Luis Geraldes Book
I am convinced of the need to communicate to an audience the importance of viewing painting in a manner that assumes balance between the universe that is accessible to sight and the universe that is concealed from sight and is accessible through esoteric power of spirit. The visible universe is primarily the domain of science. The tremendous achievements in science has broadened our understanding of the physical world, providing us with both insight and sight into the minutest micro particles that are the building blocks of physical reality, and the macro structures of the universe and its countless constellations .
The invisible universe is the locus of the spiritual. The notion of spirituality refers to the intangible, that is, the reality that has to do with spirit, soul, and sacred things from another time and another place. Webster’s Dictionary defines ‘spirit’ as:
The animating or vital principle, that which gives life to the physical organism in contrast to its material elements, the breath of life.
The spiritual in art allows the viewer access to what cannot be seen with the eye, the reality that one enters through the senses. Spiritual vision requires the viewer to become a parallel thinker so as to employ imagination and thought to gain insight into the universe that we can see, and sensory knowledge to access the universe that we cannot see.
The diagrams outlined above are attempts by traditional religious mystics to represent the cosmos and the five elements and to apply them to their everyday lives. They are typical of the countless efforts by peoples throughout time linking the physical universe with the spiritual.
Physical and Spiritual Connected
In the introduction to Stephen Hawking’s A Brief history of Time, Carl Sagan wrote:
“We go about our daily lives understanding almost nothing of the world. We give little thought to the machinery that generates the sunlight that makes life possible, to the gravity that glues us to an earth that would other wise send us spinning off into space, or to the atoms of which we are made and on whose stability we fundamentally depend (1988: xiii).”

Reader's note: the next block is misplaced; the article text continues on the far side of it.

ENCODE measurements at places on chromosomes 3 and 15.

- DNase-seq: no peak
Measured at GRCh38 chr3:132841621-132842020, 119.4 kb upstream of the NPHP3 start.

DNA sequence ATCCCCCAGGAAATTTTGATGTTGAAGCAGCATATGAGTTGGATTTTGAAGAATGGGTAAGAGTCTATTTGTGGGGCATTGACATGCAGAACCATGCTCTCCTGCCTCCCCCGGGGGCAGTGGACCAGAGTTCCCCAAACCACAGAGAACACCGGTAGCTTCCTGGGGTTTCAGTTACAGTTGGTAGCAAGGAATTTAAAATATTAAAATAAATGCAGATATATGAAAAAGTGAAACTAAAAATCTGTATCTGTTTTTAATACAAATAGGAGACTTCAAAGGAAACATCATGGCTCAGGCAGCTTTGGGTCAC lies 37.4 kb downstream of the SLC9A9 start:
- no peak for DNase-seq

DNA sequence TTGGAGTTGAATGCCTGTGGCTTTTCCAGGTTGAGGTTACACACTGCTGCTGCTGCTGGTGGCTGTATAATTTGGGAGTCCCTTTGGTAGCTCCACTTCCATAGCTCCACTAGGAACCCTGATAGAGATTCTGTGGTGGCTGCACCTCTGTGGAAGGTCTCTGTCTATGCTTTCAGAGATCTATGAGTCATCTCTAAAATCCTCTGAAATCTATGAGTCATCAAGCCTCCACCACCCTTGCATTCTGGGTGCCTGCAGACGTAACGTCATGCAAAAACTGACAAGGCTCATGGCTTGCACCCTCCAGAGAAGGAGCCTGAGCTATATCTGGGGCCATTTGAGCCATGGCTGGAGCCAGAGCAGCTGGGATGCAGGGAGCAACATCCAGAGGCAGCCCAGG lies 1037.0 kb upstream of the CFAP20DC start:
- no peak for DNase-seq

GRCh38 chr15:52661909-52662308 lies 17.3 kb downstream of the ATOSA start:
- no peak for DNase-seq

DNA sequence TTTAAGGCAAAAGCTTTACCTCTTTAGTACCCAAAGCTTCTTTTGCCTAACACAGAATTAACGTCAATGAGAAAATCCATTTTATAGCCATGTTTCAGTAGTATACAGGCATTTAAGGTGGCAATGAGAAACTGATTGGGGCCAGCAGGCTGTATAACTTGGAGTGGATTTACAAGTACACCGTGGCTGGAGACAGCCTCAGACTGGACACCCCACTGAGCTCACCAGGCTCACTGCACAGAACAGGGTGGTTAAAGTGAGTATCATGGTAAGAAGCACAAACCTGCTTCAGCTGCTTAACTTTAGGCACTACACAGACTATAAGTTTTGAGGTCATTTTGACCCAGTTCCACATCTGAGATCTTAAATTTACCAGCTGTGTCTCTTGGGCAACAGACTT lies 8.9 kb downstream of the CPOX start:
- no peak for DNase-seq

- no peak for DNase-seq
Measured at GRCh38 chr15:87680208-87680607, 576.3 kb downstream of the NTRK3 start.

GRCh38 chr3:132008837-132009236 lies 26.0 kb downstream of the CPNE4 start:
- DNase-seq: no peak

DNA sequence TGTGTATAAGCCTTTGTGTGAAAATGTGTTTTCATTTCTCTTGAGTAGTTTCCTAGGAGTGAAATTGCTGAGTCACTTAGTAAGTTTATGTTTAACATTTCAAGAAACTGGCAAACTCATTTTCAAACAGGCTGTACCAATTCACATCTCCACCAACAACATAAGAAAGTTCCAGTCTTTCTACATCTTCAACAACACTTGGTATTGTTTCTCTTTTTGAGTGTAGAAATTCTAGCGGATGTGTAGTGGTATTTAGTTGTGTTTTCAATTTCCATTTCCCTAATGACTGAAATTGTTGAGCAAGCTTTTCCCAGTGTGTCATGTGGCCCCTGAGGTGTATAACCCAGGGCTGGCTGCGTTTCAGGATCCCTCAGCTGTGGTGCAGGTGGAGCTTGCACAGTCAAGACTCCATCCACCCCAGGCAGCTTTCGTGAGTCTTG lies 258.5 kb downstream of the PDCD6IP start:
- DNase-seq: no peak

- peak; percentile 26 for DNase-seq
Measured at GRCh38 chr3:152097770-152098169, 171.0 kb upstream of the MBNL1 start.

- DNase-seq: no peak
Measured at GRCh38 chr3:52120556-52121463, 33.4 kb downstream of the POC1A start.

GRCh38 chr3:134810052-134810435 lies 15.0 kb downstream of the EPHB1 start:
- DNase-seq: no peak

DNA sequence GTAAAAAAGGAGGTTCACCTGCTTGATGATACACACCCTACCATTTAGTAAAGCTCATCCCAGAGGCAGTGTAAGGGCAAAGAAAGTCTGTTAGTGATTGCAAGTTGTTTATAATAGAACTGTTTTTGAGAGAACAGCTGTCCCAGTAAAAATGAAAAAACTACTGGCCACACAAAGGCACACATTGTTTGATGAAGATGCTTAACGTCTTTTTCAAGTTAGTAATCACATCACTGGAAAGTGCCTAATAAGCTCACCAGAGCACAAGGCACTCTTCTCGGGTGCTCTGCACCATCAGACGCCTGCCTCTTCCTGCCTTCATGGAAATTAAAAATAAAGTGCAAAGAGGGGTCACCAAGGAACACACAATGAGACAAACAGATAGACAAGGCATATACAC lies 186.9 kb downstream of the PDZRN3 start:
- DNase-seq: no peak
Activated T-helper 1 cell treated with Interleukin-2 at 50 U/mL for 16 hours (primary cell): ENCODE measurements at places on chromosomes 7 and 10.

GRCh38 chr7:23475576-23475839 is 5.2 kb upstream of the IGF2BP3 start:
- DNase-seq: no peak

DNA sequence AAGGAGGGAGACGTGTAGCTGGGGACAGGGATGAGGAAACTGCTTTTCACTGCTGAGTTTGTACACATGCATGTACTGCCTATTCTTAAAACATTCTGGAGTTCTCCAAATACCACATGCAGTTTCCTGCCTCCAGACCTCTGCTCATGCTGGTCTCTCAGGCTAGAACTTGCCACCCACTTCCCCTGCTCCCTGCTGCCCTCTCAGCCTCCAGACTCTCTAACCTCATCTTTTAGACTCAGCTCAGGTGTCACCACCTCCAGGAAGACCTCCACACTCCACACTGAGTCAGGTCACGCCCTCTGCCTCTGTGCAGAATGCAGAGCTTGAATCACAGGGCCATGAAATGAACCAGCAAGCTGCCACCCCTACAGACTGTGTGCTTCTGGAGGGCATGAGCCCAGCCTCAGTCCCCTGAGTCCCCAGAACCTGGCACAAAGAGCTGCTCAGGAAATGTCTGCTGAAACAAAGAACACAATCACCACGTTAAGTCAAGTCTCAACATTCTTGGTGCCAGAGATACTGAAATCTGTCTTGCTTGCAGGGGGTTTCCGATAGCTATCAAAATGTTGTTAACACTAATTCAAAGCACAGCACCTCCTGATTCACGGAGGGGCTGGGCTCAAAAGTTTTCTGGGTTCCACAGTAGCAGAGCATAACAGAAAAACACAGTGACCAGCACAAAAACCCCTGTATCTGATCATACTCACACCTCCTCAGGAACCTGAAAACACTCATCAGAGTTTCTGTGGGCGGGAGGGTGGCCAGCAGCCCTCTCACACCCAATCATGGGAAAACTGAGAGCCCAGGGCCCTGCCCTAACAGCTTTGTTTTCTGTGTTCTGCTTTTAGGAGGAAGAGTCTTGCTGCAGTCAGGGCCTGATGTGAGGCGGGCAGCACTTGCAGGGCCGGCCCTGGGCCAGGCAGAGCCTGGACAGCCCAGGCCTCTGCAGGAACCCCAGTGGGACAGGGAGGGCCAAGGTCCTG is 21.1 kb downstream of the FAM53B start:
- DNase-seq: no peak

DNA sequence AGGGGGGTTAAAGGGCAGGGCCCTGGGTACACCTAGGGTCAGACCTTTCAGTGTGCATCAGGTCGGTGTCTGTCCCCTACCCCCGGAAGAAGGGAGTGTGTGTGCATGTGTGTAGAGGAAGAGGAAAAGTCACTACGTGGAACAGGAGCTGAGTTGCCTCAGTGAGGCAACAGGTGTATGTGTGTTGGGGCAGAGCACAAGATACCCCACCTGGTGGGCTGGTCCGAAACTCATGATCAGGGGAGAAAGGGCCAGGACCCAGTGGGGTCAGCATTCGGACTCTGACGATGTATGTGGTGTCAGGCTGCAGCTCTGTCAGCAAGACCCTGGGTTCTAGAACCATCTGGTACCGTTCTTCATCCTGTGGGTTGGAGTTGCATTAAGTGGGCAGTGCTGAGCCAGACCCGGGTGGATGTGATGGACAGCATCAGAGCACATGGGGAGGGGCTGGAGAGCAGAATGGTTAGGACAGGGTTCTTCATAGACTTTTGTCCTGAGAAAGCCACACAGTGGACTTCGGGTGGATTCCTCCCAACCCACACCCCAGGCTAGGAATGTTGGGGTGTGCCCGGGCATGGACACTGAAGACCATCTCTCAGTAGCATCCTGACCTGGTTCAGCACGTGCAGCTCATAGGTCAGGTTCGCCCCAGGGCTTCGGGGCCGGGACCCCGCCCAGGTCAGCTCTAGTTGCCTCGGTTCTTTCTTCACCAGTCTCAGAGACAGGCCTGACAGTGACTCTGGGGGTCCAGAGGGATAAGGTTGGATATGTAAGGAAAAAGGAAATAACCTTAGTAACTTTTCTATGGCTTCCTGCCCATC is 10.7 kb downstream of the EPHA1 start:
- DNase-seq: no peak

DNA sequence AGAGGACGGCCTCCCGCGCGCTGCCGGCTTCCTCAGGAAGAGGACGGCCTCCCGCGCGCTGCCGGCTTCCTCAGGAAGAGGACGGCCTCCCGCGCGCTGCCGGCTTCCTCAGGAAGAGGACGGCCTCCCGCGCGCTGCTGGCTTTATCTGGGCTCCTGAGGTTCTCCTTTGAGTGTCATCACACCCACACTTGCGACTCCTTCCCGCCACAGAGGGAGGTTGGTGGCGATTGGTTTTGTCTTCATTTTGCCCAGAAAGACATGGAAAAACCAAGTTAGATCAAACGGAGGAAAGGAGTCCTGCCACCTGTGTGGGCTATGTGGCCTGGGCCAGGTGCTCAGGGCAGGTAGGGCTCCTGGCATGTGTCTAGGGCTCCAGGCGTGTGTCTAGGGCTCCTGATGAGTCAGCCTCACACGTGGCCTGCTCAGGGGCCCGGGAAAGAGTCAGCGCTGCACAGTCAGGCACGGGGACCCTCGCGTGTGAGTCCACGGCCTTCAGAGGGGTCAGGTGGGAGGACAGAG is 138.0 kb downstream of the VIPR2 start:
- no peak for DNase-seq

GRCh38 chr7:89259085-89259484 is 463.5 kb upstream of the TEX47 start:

Sagan refers to sunlight, gravity and atoms to draw attention not only to the fact that we take for granted some of the very basic elements of life without which we could not continue to exist, but also to emphasise that alongside our physical/visible world there is an invisible reality, that is equally important to our existence and is inseparable from it. There is no shortage of thinkers who have drawn attention to the two levels of being which they equate with physical and spiritual, and who simultaneously insist on the importance of the cohabitation of the two.
Freud, for example, equated the two modes of being with psychological processes that he labeled as “primary” and “secondary”. The primary process he associated with the ID, that is, with instincts, the body, emotions and the unconscious. The secondary process he associated with the ego, the conscious and rational mind. Freud believed that the secondary process was of higher importance and superior, adding, “where ID was, there ego shall be”. One may argue with Freud’s ranking of the two senses, however, the fact remains that he insists on their being connected.
A different line of argument that arrives at a similar conclusion is drawn from science. Leonard Shlain explains:
The general theory of relativity describes the force of gravity and the large structure of the universe, that is the structure on scales from only a few miles to as large as million million million million miles, the size of the universe. Quantum Mechanics, on the other hand, deals with phenomena on extremely small scales, such as a millionth of a millionth of an inch (Shlain, 1991:34).
Shlain’s contrasts the macro and micro perspectives of the theory of relativity and quantum mechanics respectively. This is yet another way of drawing attention to the two parallel modes of existence that are interdependent yet inseparable.
I labour the point not so much to affirm the reality of the invisible/spiritual world, but primarily to emphasise the importance in art of thinking in parallel terms, that is, of making oneself open and receptive to the spiritual. Stephen Hawking (1988) observes, “ever since the dawn of civilization, people have not been content to see events as unconnected and inexplicable”, and have striven for knowledge in order to establish connections between what is known and unknown. He adds, “[Our] goal is nothing less than complete description of the universe we live in”. My point thus far has been to highlight the principal that the physical and spiritual should be considered side by side. If this principle applies to science, it is all the more true in art.
To be continued………….